Stability of Typologies Produced on the Basis of Repeated Measurement with the Role Relationship and the Name Generator Approach
Tina Kogovšek and Valentina Hlebec
In measuring ego-centered social networks, two general approaches can be distinguished. A very simple way to evaluate membership in a social network is to ask an ordinary survey question where response categories are types of relationships (e.g., partner, parents, children, friends, etc.). This approach (usually called the role relation(ship) approach) is very appealing as it saves time and money. However, information obtained by this approach is very limited.
Most often, when evaluating ego-centered networks, the name generator approach is used. The list of egos (respondents) is obtained in the first step. In the second step, existing ties are identified - all alters with whom the focal ego has some sort of relationship. When all ties have been identified, the contents and the characteristics of ties are assessed. In most cases the characteristics of the alters are also measured. The name generator approach yields more data and is also of higher quality. However, it is time and money consuming, and it requires either considerable effort from respondents, when it is applied in self-administered mode, or complex coordination between interviewer and respondent, when it is applied in personal interviews (e.g., Kogovšek et al., 2002).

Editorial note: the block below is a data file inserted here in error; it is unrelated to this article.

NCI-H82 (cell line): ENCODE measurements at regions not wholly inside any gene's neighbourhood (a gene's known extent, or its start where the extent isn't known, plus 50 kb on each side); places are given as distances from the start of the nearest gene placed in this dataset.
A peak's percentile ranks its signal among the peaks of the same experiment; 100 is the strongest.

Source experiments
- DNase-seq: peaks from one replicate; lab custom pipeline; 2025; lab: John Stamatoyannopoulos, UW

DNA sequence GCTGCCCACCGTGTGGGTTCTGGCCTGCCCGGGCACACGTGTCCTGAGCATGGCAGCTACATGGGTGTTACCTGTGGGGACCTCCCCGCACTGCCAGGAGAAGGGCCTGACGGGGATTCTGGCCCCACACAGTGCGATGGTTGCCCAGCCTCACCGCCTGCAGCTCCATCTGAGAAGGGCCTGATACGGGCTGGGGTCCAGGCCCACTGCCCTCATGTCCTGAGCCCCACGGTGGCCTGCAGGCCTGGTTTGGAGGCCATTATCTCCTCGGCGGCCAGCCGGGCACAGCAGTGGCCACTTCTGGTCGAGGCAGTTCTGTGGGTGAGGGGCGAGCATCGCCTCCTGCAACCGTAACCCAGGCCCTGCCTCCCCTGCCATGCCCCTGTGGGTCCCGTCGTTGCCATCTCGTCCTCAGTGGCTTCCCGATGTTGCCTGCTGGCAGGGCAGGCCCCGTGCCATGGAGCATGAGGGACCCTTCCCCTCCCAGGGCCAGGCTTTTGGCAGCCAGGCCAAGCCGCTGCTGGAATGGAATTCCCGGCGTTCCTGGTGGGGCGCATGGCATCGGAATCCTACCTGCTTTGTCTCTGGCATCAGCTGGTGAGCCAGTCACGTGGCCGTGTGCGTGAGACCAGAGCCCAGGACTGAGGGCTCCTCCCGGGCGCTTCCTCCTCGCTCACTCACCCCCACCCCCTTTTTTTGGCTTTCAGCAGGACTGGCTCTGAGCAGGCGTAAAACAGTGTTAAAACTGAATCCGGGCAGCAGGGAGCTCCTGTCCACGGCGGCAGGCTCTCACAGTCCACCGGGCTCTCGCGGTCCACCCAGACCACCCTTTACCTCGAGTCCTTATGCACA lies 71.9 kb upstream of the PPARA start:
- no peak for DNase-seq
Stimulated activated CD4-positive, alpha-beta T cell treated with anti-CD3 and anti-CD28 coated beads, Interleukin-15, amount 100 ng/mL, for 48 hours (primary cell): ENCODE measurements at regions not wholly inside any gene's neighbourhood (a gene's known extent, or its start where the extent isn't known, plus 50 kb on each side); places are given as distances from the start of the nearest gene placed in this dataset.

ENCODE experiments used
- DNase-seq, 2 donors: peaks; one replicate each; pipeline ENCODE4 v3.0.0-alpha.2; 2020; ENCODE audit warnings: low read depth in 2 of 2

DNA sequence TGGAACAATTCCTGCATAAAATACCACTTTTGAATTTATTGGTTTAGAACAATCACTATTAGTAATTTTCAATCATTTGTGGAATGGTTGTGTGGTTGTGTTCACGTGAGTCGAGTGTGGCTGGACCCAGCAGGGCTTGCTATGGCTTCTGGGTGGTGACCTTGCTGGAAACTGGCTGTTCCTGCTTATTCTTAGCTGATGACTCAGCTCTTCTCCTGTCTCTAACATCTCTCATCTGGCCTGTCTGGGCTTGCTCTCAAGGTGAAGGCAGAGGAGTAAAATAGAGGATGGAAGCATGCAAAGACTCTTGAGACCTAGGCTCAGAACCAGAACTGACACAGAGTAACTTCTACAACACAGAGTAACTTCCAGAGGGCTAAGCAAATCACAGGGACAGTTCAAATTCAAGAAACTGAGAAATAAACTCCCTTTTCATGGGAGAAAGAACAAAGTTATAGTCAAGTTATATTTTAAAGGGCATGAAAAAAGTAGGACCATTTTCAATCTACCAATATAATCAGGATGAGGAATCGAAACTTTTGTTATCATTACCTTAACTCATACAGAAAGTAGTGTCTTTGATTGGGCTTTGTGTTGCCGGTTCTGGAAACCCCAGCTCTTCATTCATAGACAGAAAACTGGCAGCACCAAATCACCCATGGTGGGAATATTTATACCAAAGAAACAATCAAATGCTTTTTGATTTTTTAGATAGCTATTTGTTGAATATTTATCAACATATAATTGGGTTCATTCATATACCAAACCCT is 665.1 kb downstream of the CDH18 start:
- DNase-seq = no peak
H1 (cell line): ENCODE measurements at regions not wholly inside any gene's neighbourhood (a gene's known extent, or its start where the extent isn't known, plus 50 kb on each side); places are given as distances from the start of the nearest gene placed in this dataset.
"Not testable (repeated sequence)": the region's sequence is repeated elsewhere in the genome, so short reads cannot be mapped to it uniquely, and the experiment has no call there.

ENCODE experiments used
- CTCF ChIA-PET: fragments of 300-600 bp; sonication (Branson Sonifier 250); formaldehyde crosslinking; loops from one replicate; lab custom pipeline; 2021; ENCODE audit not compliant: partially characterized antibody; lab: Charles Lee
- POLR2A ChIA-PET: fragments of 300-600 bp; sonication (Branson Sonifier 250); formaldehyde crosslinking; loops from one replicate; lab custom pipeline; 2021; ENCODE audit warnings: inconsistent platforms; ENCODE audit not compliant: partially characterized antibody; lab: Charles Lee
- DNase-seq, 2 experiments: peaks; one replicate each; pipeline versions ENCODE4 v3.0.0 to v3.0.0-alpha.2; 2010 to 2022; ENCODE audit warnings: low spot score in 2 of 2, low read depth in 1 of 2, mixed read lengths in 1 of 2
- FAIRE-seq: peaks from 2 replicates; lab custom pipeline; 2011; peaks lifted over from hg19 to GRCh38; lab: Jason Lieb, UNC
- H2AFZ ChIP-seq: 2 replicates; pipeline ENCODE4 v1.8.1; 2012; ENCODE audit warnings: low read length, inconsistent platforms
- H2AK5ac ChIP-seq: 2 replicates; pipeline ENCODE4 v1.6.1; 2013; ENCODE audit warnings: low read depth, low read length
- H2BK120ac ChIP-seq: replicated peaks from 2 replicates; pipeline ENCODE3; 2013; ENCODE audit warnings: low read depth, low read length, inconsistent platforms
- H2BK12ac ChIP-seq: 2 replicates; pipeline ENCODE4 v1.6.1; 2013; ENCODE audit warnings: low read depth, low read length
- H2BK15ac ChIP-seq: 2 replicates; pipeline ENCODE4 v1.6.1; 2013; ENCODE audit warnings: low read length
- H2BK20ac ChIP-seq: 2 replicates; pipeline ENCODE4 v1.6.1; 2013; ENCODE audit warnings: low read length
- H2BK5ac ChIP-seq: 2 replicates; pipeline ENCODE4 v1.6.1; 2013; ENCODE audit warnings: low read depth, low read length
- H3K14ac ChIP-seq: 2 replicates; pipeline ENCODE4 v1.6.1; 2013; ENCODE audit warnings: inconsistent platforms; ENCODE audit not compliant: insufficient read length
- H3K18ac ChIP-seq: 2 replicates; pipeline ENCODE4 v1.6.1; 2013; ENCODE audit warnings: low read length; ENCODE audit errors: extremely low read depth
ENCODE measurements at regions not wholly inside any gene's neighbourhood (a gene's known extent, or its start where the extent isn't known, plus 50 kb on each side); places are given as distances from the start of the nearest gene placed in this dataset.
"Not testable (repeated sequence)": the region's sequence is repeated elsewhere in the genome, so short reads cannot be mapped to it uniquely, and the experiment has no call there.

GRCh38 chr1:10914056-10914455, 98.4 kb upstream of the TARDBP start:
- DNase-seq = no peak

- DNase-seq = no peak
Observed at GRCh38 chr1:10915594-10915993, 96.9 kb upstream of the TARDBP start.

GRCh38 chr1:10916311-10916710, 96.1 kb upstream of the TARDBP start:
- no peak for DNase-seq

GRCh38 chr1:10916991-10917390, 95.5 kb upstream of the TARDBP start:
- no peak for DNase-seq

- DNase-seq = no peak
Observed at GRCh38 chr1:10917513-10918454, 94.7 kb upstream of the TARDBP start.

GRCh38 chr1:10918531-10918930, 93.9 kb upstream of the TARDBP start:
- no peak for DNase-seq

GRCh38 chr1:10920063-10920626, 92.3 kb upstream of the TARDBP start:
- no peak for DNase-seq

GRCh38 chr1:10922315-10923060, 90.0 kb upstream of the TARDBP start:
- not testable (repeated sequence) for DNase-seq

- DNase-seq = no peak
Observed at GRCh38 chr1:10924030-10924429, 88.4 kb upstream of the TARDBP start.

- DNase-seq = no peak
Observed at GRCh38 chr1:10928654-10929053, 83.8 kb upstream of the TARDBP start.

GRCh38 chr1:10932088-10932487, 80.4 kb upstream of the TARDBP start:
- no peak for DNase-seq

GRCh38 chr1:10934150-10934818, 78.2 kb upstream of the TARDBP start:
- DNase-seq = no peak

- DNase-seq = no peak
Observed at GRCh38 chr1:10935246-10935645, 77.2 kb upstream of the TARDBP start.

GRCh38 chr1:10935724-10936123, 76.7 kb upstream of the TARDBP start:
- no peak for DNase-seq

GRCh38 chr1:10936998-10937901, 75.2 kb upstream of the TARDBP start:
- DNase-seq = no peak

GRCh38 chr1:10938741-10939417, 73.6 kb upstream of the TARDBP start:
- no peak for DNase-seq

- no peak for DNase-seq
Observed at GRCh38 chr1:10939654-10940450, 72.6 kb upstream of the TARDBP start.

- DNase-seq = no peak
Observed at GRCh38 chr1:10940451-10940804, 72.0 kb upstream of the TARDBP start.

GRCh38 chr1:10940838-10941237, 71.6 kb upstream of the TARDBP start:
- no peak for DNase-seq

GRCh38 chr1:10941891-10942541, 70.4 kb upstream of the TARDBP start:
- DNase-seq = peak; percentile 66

In a series of studies (e.g., Hlebec and Kogovšek, 2005; Kogovšek and Hlebec, 2005; Kogovšek and Hlebec, 2008), network composition was estimated using both approaches. Test-retest and split-ballot experiments on convenience samples of respondents were used to assess the stability of network composition. Findings show that, with some caution, the two approaches are comparable. In the present paper this line of research is taken a step further. Typologies of social support networks are produced by hierarchical clustering on the basis of network composition, estimated by both approaches. Overall stability of typologies as well as stability of clustering of individual respondents is studied by means of simple descriptive analyses and by discriminant analysis. The results show that the overall stability of typologies is relatively high - two to three cluster groups are obtained in each analysis. However, the typologies seem to be more stable in one experimental group. Also the stability of clustering for individual respondents seems quite high as 73% to 85% of respondents were correctly classified. Incorrectly classified respondents were also studied, but their characteristics may well reflect the specific characteristics of the sampling procedure rather than some other systematic factor.